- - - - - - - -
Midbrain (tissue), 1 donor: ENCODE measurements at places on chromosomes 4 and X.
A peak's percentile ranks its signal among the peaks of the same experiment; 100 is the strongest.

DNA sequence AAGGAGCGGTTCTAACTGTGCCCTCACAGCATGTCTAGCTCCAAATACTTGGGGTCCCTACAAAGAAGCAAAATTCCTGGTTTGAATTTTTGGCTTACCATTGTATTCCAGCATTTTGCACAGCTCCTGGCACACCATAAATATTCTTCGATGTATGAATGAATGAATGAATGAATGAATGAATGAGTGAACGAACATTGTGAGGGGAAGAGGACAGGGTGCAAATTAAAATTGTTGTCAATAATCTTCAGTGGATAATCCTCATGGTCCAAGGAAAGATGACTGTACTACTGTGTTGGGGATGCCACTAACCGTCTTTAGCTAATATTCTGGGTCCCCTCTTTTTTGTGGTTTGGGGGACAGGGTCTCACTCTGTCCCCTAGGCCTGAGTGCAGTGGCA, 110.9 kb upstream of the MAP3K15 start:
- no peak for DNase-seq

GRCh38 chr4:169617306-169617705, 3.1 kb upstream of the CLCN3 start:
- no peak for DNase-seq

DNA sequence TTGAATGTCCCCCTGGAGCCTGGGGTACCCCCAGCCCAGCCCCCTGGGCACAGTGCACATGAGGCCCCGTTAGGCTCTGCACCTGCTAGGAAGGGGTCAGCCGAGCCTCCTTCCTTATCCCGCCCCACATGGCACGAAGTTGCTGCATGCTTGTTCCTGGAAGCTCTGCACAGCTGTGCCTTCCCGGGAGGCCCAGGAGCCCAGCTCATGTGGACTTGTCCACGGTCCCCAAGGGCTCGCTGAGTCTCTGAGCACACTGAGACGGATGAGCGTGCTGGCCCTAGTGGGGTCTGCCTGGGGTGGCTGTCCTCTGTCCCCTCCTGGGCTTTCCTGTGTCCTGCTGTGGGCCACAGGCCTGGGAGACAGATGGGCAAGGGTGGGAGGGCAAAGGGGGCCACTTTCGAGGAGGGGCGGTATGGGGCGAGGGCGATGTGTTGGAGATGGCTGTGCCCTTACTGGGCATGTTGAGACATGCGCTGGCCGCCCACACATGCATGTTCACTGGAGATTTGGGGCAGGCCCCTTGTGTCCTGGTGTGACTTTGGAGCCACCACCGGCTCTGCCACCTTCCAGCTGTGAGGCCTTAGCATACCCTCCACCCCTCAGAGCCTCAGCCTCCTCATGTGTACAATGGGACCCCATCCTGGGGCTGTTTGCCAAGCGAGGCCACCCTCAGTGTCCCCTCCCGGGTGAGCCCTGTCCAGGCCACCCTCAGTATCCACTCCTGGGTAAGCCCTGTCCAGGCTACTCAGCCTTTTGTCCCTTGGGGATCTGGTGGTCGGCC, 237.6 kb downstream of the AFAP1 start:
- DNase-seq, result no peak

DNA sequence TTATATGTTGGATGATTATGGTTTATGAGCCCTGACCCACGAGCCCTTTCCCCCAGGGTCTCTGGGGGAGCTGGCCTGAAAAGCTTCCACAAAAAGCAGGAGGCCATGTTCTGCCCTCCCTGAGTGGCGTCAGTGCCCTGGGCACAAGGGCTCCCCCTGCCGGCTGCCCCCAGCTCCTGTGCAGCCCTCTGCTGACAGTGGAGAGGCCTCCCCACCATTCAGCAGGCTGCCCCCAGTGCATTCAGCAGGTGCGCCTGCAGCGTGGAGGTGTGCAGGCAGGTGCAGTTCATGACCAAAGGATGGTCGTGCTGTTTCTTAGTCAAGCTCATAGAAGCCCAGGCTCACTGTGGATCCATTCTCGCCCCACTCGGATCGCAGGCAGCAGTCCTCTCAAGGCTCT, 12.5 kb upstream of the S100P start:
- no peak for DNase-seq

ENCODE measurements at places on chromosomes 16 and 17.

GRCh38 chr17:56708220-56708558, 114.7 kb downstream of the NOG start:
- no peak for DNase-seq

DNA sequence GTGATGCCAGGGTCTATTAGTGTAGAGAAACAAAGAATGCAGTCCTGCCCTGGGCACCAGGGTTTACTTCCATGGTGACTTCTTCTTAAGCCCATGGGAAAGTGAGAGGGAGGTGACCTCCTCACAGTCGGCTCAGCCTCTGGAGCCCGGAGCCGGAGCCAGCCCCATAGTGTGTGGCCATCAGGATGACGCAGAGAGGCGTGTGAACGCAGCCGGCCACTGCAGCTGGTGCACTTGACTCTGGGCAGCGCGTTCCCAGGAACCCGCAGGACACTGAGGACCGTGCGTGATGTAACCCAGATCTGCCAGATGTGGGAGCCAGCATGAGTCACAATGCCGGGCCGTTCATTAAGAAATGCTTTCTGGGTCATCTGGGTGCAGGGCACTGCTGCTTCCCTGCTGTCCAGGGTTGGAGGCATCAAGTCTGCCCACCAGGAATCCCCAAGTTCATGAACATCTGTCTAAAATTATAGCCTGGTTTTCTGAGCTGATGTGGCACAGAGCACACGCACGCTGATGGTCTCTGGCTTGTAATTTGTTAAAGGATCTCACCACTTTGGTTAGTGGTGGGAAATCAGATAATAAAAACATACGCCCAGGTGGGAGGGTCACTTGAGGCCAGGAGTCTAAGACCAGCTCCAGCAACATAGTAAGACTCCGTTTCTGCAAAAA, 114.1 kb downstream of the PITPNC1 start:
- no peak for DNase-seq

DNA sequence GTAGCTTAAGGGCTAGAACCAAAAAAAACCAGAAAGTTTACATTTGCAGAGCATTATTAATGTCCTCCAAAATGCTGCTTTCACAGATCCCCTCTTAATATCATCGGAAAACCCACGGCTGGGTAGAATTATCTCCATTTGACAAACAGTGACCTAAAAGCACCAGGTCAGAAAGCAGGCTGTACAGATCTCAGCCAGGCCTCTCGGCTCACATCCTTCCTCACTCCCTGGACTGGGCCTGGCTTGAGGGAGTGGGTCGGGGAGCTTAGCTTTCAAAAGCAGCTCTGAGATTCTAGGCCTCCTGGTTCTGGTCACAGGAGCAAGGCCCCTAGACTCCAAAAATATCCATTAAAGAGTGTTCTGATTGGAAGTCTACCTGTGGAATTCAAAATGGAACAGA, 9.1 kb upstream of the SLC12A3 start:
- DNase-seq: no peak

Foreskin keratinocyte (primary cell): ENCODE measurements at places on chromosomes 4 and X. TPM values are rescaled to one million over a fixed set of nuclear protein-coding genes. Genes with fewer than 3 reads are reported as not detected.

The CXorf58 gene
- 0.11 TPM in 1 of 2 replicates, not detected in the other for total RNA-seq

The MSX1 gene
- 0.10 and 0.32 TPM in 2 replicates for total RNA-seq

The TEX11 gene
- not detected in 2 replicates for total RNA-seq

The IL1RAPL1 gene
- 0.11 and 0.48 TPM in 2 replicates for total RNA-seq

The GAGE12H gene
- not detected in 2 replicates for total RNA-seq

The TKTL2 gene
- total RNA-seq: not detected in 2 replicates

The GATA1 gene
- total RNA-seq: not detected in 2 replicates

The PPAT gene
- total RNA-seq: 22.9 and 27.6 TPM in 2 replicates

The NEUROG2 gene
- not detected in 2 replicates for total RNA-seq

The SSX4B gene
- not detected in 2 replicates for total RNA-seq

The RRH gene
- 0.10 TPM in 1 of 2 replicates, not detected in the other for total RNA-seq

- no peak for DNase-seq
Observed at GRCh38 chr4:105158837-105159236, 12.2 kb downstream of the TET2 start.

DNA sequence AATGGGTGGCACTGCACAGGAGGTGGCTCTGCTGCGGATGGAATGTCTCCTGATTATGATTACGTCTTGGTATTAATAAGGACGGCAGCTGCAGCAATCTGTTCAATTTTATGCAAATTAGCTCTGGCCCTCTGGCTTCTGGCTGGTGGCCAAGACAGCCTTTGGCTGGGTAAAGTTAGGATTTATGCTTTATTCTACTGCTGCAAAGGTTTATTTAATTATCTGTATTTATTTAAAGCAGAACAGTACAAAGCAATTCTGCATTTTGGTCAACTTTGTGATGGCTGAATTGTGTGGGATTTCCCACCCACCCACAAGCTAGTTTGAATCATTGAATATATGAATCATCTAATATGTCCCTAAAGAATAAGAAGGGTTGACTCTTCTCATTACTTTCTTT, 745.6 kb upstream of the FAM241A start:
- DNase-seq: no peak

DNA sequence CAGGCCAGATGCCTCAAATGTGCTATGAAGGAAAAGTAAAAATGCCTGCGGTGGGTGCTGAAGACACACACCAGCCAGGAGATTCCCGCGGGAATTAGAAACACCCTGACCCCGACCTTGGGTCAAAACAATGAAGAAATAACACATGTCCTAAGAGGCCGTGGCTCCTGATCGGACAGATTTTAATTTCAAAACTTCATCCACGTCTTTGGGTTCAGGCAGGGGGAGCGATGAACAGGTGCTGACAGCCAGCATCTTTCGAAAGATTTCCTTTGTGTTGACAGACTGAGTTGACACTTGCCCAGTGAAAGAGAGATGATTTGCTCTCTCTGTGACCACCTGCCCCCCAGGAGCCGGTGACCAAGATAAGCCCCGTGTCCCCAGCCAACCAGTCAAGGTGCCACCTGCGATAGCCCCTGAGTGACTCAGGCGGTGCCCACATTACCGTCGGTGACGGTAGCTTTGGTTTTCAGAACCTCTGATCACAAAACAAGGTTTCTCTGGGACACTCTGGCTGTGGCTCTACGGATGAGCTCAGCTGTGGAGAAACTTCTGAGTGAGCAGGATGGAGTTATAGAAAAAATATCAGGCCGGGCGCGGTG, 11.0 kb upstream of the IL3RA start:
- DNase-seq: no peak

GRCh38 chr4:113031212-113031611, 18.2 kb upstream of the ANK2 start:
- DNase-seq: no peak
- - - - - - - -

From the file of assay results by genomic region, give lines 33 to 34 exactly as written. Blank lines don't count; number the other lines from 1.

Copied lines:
The PPAT gene
- total RNA-seq: 22.9 and 27.6 TPM in 2 replicates